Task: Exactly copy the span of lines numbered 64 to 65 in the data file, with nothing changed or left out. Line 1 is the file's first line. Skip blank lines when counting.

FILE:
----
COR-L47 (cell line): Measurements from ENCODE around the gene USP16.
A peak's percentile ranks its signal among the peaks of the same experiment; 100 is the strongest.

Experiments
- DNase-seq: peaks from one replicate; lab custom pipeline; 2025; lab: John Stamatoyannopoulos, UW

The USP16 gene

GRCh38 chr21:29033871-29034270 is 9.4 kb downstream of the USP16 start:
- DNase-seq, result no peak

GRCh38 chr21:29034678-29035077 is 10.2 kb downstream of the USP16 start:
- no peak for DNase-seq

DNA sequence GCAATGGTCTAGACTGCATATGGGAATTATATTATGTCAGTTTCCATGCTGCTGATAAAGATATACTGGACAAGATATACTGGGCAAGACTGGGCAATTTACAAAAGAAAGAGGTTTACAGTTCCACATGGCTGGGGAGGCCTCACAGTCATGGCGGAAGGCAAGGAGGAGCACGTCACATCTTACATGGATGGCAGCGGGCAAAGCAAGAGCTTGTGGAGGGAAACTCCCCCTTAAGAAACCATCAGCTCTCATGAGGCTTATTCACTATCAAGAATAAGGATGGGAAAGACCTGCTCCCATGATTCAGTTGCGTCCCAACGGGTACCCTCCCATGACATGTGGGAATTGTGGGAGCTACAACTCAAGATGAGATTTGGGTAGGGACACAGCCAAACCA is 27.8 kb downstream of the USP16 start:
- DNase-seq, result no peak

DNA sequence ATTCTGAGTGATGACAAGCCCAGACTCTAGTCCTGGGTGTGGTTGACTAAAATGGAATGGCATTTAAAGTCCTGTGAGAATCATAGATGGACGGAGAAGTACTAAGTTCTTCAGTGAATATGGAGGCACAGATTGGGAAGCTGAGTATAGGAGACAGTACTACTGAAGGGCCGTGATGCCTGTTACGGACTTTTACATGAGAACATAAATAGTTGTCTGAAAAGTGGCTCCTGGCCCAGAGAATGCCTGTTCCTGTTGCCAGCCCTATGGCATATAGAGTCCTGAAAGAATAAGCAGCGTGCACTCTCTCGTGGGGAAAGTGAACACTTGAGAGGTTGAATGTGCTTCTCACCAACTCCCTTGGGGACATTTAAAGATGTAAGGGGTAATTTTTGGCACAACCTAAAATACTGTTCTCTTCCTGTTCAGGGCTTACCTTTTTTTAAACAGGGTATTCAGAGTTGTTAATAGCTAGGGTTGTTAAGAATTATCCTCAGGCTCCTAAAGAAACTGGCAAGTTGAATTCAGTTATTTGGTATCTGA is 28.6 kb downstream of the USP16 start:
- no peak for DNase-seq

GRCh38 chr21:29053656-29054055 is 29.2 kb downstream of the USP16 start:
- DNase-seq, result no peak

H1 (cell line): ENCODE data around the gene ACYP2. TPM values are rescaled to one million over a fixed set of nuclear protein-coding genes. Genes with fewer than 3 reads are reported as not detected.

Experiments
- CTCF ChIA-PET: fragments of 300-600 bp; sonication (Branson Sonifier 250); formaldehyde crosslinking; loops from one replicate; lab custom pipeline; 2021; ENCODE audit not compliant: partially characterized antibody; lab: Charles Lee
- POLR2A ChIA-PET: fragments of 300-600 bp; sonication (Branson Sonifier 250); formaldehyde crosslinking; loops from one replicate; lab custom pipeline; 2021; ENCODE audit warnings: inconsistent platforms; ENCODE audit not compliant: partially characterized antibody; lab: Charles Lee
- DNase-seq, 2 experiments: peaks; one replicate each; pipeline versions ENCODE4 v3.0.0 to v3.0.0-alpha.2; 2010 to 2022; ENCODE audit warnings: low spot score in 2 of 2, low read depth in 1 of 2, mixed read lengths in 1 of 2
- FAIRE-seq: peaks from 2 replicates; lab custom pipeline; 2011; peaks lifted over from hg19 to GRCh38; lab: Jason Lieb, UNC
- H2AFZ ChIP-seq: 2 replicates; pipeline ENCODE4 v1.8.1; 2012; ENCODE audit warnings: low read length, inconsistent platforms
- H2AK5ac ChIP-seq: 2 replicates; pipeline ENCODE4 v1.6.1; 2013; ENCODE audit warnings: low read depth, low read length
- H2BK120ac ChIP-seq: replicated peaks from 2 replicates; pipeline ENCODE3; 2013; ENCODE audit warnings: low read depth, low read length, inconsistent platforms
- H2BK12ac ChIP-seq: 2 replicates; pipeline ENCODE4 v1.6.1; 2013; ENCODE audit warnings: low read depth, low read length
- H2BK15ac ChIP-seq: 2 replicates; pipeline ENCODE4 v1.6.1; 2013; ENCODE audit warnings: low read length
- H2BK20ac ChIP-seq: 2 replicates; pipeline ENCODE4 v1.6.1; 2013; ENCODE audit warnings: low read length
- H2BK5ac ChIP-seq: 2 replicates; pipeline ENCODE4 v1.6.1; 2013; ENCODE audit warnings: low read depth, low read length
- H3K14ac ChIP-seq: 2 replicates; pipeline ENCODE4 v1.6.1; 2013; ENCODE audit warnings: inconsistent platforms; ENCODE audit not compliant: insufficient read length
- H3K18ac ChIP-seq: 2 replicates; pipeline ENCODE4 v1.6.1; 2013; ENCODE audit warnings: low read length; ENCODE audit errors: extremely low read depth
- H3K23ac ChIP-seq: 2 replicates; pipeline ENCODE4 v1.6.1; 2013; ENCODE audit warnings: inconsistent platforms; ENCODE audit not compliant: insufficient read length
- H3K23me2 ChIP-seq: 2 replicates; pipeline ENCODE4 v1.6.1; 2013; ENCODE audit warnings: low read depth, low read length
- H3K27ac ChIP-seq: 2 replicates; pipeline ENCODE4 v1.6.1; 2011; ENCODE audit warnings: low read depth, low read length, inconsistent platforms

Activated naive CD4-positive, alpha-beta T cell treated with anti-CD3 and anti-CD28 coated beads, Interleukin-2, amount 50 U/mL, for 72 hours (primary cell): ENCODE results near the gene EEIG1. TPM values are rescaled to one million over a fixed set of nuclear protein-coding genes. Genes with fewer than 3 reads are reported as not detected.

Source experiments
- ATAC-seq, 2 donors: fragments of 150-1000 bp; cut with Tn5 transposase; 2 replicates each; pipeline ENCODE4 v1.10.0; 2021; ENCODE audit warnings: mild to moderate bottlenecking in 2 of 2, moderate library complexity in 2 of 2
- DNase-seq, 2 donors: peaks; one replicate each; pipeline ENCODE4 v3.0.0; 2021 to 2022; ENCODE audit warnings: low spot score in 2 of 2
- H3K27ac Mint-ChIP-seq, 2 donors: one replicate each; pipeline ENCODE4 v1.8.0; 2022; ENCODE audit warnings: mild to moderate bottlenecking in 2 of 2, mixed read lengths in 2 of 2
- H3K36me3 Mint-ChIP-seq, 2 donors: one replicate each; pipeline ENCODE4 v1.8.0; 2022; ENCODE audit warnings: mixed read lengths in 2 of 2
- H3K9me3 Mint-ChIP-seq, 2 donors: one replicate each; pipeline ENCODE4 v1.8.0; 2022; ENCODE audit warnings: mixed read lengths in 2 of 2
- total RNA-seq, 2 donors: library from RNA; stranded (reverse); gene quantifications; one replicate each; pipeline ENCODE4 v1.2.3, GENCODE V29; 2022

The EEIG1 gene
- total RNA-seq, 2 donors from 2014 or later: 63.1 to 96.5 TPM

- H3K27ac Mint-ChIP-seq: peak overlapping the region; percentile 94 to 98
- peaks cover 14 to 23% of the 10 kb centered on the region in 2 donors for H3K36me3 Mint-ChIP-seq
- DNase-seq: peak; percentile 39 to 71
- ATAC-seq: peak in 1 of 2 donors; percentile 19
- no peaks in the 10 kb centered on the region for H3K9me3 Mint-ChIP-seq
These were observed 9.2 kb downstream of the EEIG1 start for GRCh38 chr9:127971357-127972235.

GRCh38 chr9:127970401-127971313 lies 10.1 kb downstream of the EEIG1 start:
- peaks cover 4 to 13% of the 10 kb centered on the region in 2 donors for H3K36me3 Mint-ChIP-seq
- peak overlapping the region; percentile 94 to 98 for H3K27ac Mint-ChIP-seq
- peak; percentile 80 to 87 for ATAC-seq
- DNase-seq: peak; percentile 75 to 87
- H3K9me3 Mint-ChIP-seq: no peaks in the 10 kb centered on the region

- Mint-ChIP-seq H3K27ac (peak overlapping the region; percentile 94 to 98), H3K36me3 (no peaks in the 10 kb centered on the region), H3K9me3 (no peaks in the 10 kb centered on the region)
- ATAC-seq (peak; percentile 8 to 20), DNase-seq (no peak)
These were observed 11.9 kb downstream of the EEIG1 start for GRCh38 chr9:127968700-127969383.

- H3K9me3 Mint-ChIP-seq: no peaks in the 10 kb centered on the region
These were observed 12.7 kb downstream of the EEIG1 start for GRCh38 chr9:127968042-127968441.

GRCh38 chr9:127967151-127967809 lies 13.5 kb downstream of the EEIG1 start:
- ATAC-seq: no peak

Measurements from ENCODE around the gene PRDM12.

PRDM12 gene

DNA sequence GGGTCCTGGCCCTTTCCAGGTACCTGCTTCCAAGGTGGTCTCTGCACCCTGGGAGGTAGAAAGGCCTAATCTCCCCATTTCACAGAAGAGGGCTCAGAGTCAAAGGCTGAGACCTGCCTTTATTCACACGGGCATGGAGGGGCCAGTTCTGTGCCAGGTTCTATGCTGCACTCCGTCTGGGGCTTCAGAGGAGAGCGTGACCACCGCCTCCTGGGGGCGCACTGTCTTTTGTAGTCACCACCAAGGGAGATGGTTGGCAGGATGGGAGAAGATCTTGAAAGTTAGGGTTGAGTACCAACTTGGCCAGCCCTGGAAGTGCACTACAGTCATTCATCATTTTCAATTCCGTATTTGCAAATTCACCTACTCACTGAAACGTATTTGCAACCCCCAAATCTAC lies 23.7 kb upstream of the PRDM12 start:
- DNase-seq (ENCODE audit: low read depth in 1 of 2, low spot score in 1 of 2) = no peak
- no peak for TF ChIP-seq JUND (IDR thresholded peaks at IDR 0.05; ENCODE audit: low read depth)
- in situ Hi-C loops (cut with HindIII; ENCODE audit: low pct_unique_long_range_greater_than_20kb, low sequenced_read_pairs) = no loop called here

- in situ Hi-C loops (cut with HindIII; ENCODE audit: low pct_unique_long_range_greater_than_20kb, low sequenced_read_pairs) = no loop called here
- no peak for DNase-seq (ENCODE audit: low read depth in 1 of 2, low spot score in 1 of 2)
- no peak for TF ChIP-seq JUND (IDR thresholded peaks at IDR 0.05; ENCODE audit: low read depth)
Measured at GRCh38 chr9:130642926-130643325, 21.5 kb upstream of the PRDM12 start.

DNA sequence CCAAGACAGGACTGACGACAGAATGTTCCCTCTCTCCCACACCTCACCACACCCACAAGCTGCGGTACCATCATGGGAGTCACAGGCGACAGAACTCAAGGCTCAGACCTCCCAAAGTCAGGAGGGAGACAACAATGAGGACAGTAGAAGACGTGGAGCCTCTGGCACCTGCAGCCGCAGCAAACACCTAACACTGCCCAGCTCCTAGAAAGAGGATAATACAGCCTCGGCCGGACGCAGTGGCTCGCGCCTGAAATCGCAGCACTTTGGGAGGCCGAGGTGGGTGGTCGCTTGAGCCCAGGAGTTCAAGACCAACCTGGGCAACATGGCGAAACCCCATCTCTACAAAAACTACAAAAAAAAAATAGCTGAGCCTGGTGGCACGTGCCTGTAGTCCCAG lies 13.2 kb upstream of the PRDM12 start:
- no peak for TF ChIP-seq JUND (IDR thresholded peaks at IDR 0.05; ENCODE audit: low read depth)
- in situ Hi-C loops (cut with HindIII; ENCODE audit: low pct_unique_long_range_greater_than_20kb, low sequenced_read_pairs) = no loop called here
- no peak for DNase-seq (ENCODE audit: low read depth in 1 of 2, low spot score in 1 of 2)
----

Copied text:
PRDM12 gene

DNA sequence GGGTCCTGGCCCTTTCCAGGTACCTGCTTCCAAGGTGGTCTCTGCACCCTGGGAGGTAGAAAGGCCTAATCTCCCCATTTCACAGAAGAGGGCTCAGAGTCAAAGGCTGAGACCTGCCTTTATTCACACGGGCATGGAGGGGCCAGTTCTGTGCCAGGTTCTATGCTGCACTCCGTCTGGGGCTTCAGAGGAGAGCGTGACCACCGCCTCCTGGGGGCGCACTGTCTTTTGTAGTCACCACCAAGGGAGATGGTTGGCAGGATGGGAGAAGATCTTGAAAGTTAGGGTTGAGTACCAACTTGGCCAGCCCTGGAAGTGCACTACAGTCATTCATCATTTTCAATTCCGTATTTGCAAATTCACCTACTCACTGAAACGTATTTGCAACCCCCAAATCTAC lies 23.7 kb upstream of the PRDM12 start: